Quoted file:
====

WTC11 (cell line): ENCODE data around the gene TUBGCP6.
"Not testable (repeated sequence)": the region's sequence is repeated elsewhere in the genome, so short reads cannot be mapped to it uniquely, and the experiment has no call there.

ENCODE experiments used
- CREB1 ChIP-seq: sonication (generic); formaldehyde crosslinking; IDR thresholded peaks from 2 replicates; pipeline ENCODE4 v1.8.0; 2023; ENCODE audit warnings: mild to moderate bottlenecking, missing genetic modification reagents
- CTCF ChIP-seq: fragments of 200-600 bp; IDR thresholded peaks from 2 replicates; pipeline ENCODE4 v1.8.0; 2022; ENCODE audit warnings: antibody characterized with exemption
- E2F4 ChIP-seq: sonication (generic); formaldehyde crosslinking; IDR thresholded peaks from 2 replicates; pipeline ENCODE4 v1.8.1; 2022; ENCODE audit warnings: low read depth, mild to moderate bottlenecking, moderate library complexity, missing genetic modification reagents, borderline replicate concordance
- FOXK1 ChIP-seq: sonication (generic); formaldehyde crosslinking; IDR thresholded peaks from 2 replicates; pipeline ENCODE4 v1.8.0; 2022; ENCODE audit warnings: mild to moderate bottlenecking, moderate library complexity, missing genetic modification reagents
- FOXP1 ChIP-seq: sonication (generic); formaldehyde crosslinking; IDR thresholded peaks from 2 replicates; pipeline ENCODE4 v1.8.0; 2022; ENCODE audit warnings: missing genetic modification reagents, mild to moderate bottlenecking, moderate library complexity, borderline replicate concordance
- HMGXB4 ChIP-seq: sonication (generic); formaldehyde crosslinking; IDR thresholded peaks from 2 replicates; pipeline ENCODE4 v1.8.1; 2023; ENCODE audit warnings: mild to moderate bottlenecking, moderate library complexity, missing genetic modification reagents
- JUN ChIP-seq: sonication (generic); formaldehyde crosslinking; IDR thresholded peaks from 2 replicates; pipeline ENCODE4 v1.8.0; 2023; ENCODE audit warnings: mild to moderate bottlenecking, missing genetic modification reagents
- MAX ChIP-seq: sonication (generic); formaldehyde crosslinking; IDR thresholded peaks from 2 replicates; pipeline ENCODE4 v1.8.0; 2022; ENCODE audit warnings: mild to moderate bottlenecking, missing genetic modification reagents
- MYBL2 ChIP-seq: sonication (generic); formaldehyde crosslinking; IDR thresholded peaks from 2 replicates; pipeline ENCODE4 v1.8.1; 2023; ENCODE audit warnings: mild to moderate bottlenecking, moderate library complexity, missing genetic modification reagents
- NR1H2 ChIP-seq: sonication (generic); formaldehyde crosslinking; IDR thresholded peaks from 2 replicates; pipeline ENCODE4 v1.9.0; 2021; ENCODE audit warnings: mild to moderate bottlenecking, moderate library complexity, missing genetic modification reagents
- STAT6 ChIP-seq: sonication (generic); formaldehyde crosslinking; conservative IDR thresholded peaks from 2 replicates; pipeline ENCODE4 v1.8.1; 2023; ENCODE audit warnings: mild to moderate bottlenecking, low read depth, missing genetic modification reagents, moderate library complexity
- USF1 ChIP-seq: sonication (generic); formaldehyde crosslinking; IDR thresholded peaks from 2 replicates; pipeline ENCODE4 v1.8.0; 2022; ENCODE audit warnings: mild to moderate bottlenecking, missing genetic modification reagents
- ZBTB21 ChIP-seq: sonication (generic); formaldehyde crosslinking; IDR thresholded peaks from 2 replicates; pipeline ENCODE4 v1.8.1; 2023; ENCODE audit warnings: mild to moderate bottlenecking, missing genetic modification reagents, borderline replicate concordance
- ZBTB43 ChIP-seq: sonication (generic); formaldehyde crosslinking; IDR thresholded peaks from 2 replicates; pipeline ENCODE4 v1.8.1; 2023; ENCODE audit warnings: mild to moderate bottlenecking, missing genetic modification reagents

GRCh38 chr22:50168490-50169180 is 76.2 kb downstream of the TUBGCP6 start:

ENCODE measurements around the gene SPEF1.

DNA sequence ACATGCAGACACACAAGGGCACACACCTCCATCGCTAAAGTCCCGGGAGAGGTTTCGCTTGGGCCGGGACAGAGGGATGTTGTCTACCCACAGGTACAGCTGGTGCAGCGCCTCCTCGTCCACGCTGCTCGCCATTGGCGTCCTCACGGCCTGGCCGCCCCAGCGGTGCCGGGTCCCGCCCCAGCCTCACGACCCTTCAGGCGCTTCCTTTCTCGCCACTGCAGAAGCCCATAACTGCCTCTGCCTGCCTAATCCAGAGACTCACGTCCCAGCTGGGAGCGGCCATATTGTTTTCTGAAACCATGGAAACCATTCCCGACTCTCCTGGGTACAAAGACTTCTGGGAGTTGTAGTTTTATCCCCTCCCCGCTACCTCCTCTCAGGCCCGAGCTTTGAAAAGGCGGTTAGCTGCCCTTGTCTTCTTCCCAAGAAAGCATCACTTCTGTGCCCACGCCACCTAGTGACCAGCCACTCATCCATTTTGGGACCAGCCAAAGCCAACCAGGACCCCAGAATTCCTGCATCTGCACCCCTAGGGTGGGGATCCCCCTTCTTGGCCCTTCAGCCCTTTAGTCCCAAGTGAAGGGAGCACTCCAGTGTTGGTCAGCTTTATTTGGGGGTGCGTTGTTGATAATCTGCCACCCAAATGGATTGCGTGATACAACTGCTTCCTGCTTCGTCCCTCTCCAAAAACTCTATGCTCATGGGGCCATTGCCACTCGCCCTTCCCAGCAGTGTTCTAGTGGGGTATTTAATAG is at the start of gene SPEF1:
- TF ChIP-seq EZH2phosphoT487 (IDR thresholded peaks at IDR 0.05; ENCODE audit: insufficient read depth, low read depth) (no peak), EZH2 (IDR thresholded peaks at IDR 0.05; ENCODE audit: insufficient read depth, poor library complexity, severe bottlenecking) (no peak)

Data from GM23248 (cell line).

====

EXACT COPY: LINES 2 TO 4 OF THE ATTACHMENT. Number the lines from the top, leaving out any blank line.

"Not testable (repeated sequence)": the region's sequence is repeated elsewhere in the genome, so short reads cannot be mapped to it uniquely, and the experiment has no call there.

ENCODE experiments used
- CREB1 ChIP-seq: sonication (generic); formaldehyde crosslinking; IDR thresholded peaks from 2 replicates; pipeline ENCODE4 v1.8.0; 2023; ENCODE audit warnings: mild to moderate bottlenecking, missing genetic modification reagents